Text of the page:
What it’s like to be newly diagnosed

Spoiler alert: it’s not fun!

There was waiting for the initial biopsy results, waiting for the appointment with my new surgeon (love her), and waiting for more results to inform the potential treatments. All I want is to begin the process of getting the boob invaders out. Cut ’em off? Cool. Point some rad radioactive waves at my chest? Bring it on. Poison the bad cells all over my body? Yes, I’m ready. Hair grows back, right? I just don’t know the treatment yet, but I’ll share what I do know so far!

I met with Dr. Dudak on Monday, September 14th. I came armed with a dozen questions and accompanied by my handsome husband, Eric, who is wonderfully supportive and who has been my rock since the “C” word became a reality in our lives.

She is no-nonsense. She is experienced. She knows her stuff. She drew a picture of my boob on the thin paper that covers the examination table, explaining the receptors and making it clear that there is nothing clear-cut about breast cancer treatment. I liken it to a really insane flow chart:

lots of “if’s” and “then’s”

What I know:

The cancer is hormone positive, which the doctor reassured me was a very good thing for the reasons stated in my last post. Yay!

I also found out that I have invasive lobular carcinoma, not ductal. Ductal is THE most common breast cancer, lobular is the second most common, initiating in the milk-producing glands. Dr. said no changes in treatment and prognosis does not change.

She did a thorough clinical examination and confirmed that none of my lymph nodes in my neck or underarms felt enlarged or in any way funky. Double yay. Early stage it is.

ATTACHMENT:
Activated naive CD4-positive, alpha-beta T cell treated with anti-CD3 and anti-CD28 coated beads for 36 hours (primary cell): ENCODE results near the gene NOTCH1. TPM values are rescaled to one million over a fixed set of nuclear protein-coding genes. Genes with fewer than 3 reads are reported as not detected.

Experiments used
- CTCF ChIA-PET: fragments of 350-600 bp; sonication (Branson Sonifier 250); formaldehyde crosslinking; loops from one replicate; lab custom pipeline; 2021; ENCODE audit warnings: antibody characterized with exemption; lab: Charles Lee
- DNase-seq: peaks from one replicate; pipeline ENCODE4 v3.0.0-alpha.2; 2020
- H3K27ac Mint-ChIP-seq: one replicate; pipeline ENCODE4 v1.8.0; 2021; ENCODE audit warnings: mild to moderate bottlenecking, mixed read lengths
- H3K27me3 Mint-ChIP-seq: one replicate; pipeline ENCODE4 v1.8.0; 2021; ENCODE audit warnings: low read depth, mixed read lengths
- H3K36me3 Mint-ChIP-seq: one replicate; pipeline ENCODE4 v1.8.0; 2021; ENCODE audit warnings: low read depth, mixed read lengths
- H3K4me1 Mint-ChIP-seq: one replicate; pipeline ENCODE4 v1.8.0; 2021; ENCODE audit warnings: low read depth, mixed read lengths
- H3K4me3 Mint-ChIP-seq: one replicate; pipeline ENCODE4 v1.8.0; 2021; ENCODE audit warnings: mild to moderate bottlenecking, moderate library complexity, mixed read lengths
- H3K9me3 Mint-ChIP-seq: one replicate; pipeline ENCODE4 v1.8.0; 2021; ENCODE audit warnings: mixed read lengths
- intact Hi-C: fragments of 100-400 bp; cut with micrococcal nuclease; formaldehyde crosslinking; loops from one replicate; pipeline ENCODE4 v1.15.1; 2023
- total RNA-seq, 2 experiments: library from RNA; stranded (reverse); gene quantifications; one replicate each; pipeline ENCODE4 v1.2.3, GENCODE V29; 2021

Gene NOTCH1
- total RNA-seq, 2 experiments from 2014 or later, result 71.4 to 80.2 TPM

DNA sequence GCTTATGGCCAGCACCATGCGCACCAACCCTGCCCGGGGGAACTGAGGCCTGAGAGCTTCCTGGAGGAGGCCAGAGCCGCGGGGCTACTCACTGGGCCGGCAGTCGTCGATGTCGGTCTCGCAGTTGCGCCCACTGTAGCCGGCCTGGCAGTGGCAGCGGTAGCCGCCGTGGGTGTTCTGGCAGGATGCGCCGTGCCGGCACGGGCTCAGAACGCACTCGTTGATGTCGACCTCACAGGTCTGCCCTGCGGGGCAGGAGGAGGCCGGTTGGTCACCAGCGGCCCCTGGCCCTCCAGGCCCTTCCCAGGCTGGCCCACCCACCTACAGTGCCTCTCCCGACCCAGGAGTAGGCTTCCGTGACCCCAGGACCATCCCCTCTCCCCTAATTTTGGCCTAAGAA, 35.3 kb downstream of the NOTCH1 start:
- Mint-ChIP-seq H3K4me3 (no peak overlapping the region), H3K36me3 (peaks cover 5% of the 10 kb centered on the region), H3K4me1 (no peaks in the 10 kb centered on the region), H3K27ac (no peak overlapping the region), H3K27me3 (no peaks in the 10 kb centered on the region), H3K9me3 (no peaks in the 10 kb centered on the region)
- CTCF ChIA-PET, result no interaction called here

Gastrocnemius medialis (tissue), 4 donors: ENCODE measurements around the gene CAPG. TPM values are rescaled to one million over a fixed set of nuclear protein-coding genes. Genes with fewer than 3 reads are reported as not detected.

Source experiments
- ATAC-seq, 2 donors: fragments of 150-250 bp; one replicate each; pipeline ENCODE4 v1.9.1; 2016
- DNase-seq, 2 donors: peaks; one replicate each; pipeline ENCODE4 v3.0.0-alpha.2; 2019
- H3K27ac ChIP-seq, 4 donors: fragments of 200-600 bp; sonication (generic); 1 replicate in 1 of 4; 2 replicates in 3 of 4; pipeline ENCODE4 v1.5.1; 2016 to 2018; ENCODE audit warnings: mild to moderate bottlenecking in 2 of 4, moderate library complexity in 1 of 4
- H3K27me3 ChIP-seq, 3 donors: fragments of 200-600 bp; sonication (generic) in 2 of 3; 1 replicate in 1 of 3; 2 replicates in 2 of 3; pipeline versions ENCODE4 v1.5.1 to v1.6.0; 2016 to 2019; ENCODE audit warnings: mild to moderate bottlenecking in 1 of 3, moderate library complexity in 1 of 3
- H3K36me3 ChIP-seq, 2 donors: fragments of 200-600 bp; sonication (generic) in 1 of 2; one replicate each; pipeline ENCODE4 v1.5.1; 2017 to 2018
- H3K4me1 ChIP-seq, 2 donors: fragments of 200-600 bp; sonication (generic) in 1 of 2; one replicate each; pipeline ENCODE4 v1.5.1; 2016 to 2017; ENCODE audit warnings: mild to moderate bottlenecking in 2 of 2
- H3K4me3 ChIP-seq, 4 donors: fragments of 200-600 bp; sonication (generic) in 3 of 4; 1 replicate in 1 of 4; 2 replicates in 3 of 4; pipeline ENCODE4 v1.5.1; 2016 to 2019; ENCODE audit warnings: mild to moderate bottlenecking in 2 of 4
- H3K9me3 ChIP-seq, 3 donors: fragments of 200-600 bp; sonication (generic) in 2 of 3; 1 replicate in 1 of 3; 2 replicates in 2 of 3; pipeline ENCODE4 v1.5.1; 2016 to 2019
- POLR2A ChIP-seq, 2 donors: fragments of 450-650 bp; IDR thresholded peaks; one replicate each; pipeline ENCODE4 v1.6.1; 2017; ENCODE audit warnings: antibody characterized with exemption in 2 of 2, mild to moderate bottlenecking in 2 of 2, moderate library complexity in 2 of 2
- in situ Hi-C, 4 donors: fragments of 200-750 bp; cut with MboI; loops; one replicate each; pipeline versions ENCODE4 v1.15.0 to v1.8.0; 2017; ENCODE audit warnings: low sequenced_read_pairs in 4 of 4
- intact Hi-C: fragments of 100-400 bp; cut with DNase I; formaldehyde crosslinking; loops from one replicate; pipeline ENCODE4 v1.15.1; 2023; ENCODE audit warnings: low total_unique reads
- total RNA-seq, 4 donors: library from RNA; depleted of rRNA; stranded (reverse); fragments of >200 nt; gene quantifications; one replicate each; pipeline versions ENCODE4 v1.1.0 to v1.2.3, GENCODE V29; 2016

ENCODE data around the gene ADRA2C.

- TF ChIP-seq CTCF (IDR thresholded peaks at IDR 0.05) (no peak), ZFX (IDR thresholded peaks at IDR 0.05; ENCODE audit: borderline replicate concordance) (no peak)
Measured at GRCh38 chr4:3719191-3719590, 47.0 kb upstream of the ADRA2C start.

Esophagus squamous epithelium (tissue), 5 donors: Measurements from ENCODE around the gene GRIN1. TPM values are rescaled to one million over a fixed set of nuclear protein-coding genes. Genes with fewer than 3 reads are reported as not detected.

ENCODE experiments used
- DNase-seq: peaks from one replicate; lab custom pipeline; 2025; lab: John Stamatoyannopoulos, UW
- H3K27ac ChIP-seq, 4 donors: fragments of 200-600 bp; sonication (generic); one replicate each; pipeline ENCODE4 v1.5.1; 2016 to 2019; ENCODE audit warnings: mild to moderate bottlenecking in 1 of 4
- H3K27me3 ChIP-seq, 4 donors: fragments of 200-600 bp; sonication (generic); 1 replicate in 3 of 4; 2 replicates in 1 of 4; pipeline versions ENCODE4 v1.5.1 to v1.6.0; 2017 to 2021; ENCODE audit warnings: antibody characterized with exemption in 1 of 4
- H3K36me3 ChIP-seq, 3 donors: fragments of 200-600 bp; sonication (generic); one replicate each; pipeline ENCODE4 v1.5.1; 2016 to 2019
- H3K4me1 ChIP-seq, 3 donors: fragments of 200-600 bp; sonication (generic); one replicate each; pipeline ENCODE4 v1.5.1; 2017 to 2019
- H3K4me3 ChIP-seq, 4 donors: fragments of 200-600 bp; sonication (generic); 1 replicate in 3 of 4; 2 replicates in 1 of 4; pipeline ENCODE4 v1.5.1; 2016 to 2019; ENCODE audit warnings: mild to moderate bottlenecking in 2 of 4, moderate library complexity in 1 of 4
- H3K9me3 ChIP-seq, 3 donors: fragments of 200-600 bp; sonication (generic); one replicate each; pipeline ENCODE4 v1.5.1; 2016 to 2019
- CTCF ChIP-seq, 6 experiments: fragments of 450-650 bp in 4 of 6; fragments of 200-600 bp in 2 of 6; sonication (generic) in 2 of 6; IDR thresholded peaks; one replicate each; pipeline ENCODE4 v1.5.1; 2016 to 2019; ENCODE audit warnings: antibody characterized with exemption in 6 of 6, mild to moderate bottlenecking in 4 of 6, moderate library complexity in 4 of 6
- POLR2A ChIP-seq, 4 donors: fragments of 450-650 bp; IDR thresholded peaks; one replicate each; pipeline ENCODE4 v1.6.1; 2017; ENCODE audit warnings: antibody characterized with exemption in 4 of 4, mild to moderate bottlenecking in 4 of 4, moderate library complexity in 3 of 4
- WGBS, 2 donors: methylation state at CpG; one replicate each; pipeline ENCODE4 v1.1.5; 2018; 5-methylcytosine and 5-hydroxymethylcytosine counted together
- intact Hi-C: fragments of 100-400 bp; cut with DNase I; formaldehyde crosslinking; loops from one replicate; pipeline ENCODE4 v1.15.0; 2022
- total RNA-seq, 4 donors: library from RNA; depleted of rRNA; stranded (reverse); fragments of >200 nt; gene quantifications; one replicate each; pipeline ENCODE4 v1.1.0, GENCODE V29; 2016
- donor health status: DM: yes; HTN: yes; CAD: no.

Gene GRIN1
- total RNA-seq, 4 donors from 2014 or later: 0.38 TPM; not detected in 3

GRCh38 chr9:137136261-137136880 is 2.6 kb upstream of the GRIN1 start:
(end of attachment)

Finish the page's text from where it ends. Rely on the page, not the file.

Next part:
The lesions have been classified as “grade 2” which means they are not agressive, but not super slow growing. That’s fine.

The MRI I will have on Friday will show the physiology of what’s going on inside the breast, so that will answer many questions regarding details about the size and shape of the lesions.

I will have a meeting on Wednesday of next week with my full “Oncology Team”. I’m excited about this! I will meet the medical oncologist (the doctor who will oversee chemo if I need it; he will also be the one to prescribe the hormone targeting medication), the radiation oncologist, a plastic surgeon, a psychologist, and a nutritionist.

What I don’t know:

It turns out the HER2 status of the cancer is not very clear from the original test done on the biopsy. Dr. Dudak is ordering a special test called a FISH test that is very sensitive to the HER 2 hormone status. Because I can’t say whether I’m HER2 positive or negative yet, there are many open ended questions surrounding treatment. (update: I got a call from Dr. Dudak telling me it is definitely HER2 NEGATIVE. This is great, great news!)

The nurse took a blood sample from me for a full panel of genetic mutations. Because of my age, this is one of the first things that must be ruled out.

Dr. Dudak also ordered a test called a mammaprint, which does a genomic assay on the lesions. This basically means that the test will give me a score that shows the cancer’s potential future recurrence. A high score will most certainly mean chemotherapy.

So, the question of whether I need surgery and no chemo, or surgery first and then chemo, or chemo first and then surgery (with a touch of radiation for shits and giggles) is still up in the air, but these questions should be answered when I meet with my bewb dream team. Yes, that is what I shall call them henceforth.

Being newly diagnosed is confusing as hell.

10 thoughts on “What it’s like to be newly diagnosed”

  1. I am so thankful that you found Dr. Dudak! From what you have posted, she sounds like she is leaving nothing undone. You continue to be in my prayers and sending love and virtual hugs. ❤️

    Liked by 1 person

  2. Love you, Luli! Of course, you broke this all down super clearly 🙂 I love your outlook and humor! You are in amazing hands with Dr. Dudak! And, I am here for anything I can do…XOXO


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